Vernon Reid's music defies easy categorization
By Darrell Jónsson
For The Prague Post
February 15, 2006
Vernon Reid knows how to cure any notion of solo jazz guitar sounding lame: grab the axe by the neck, dip it in a heavy-metal bitches' brew, take it on a power-chord hip-hop trip around the third stone from the sun and bring it back to earth with a few long, cello-like sustained notes. Other aspects of Vernon Reid & Masque's sound are not impossible to describe, but they're not simple.
"Usually [in music] you are in one bag or another," says Reid, speaking to The Prague Post last week from his hotel in Munich. "If you're doing a sort of a jazz-pop thing, then all your melodies are accessible and easy to take and everything is a medium tempo. Or if you're trying to prove to everyone you can play really fast — tadatadata! Or perhaps you are a prog [rock] guy, and everything is going to be obscure and really not as tuneful. I just refuse those bags. I just let the music move me and the band, and we take it wherever we're going."
The "wherever" that Reid & Masque explore includes a challenging juxtaposition of musical forms. It's no wonder that Reid admires the Surrealists, who he says were "flipping the rules ... and using language and art to do it."
Flipping musical rules and genres comes naturally to Reid, who had an equally diversified upbringing: Born in London to Caribbean parents, he was raised in New York City. In the early '80s, Reid co-founded the Black Rock Coalition to present and encourage convention-defying black artists. He extended that goal with his genre-bending, perception-challenging group Living Colour, which had numerous Billboard-charting hits and won two Grammy awards. In his ongoing solo career, Reid has worked with Carlos Santana, Jack Bruce and James Blood Ulmer, and landed himself (a debatably underrated) 66th place in Rolling Stone's list of the 100 greatest guitarists of all time.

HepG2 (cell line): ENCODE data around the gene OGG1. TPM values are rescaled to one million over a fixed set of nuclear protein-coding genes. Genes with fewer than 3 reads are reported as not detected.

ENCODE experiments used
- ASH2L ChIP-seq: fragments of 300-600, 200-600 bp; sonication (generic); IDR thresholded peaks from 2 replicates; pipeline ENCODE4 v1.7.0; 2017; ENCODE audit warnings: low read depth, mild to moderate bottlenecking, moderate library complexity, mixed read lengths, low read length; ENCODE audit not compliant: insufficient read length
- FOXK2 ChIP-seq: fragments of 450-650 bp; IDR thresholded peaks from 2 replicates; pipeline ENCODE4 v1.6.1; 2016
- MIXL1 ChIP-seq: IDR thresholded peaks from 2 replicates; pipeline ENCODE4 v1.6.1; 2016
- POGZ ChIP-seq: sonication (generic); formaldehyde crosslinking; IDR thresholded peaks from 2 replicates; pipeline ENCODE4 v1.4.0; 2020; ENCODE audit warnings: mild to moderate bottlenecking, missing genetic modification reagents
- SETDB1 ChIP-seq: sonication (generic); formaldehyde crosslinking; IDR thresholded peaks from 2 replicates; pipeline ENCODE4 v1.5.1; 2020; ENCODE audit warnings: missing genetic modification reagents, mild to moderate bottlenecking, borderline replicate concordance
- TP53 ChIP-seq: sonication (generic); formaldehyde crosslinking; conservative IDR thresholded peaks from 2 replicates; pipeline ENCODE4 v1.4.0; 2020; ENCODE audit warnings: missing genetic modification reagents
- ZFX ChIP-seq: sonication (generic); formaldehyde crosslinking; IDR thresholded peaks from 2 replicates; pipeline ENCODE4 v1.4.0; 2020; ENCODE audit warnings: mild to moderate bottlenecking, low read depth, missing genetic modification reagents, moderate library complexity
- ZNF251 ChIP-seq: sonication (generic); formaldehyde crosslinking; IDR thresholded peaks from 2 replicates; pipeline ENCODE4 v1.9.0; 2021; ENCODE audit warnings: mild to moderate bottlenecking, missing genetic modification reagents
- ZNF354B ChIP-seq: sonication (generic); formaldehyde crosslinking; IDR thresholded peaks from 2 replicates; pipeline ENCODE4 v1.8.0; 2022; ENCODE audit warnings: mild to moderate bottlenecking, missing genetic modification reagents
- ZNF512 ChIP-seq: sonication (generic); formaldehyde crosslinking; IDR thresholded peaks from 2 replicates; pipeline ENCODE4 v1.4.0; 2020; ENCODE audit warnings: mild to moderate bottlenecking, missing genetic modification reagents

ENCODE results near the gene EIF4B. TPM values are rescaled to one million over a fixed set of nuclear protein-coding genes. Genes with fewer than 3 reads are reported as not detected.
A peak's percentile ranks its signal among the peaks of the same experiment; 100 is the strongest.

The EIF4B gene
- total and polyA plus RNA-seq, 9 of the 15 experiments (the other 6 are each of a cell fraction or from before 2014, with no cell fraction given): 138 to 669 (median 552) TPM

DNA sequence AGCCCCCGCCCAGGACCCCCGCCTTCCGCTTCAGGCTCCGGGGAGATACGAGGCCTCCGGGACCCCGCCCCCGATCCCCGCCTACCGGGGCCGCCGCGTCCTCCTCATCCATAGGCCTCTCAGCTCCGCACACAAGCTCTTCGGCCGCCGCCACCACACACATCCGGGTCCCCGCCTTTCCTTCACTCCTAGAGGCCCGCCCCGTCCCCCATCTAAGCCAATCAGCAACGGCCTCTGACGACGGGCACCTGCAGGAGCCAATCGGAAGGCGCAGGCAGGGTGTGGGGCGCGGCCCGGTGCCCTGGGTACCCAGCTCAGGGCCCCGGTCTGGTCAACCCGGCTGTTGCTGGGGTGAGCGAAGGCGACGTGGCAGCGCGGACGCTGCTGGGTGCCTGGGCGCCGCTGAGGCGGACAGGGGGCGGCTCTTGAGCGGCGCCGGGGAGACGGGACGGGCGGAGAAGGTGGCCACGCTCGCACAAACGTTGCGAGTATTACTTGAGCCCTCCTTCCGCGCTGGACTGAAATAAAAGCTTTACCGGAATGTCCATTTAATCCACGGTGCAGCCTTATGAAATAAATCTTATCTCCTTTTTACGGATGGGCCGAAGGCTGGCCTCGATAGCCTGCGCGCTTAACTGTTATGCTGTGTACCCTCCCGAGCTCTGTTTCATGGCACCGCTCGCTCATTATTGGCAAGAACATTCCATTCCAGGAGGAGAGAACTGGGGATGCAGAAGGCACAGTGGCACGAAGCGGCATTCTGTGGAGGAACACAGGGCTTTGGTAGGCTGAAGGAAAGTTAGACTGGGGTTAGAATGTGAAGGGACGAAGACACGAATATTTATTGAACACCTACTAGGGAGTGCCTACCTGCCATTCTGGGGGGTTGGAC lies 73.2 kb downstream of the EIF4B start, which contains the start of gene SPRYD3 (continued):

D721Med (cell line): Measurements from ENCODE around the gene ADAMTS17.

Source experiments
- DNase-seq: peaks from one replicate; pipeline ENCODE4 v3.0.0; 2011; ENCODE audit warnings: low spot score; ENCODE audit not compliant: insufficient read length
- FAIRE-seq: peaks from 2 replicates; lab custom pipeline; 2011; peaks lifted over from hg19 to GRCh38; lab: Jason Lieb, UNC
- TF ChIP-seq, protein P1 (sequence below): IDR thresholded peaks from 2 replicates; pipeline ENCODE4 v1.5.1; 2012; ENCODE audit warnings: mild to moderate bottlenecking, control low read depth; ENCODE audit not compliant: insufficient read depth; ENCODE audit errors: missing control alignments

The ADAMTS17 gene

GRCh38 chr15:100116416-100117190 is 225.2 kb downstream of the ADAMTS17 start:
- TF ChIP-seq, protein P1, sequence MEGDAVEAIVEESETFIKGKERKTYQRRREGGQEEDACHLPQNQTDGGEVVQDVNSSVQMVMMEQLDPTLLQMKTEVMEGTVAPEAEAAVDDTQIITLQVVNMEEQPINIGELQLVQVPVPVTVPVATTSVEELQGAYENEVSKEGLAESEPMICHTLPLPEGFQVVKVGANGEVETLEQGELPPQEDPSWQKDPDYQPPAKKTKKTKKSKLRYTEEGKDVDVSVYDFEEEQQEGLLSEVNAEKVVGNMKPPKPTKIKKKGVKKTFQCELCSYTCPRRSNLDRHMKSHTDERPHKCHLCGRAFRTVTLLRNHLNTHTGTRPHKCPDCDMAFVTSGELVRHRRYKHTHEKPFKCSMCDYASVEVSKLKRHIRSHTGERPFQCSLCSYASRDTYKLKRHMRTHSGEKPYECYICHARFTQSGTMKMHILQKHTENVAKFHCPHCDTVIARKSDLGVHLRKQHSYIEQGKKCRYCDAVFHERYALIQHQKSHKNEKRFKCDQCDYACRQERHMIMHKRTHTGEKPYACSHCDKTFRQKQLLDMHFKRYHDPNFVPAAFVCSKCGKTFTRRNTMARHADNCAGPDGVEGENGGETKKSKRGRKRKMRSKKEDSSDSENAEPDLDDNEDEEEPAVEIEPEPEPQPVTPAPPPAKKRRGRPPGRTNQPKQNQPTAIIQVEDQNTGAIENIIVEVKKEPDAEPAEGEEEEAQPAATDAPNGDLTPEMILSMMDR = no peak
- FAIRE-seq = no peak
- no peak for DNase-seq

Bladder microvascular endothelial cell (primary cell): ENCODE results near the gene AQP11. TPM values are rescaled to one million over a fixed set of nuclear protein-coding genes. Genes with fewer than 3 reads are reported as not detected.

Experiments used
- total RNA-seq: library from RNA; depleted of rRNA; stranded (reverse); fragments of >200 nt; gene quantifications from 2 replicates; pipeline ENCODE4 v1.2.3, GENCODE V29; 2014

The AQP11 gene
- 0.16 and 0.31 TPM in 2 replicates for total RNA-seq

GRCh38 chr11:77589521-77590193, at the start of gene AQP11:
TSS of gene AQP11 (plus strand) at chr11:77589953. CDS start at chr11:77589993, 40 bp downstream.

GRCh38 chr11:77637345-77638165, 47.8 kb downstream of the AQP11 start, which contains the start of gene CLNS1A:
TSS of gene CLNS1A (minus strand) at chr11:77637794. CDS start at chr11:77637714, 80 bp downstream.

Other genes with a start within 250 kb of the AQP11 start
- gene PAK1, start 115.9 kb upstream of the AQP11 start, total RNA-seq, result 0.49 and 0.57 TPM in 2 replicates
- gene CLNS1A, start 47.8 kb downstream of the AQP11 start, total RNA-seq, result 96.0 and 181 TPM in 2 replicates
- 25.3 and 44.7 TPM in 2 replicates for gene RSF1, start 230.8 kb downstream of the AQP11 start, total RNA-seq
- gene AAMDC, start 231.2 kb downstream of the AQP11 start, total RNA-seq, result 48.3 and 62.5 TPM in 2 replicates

Vernon Reid & Masque's recent release Other True Self, on Stevie Vai's Favored Nations label, continues a theme that Reid started back in the '80s. "With Living Colour, even the name implies an identity thing," he says. "Masque is almost [the identity concept] flipped around — I'm examining whethe or not identity can be a trap. There is a thin line between racial pride, and then chauvinism and prejudice. I'm not ashamed of where I'm from; I'm very proud of it. But I also know it can be used to separate me from people and can be used to separate me from love of all different types. That really is where Masque is coming from."
With Masque's current work, Reid continues to take bold steps across the fusion and fissures of rock, hip-hop, blues and free-form while also referencing ambient, West African and Caribbean styles. On Masque's 2005 release, Known Unknown, there's a punk spin on Thelonius Monk's "Brilliant Corners" as well as a new read on Lee Morgan's "Sidewinder." Masque's latest release and live sets include Depeche Mode's "Enjoy the Silence," Tony Williams' "Wild Life" and Radiohead's "National Anthem." These, along with Masque originals like "Game is Rigged," "White Face" and "Overcoming," carry musical ideas that Reid says "relate to where we live now."
The music of Vernon Reid & Masque is definitely not easy listening, but the experience is ultimately fun and certainly interesting. At the Akropolis show, rock, blues, jazz and heavy metal fans can all expect a few intense moments as Reid and crew put on and strip off their musical masks.
Darrell Jónsson can be reached at email@example.com
Post a Comment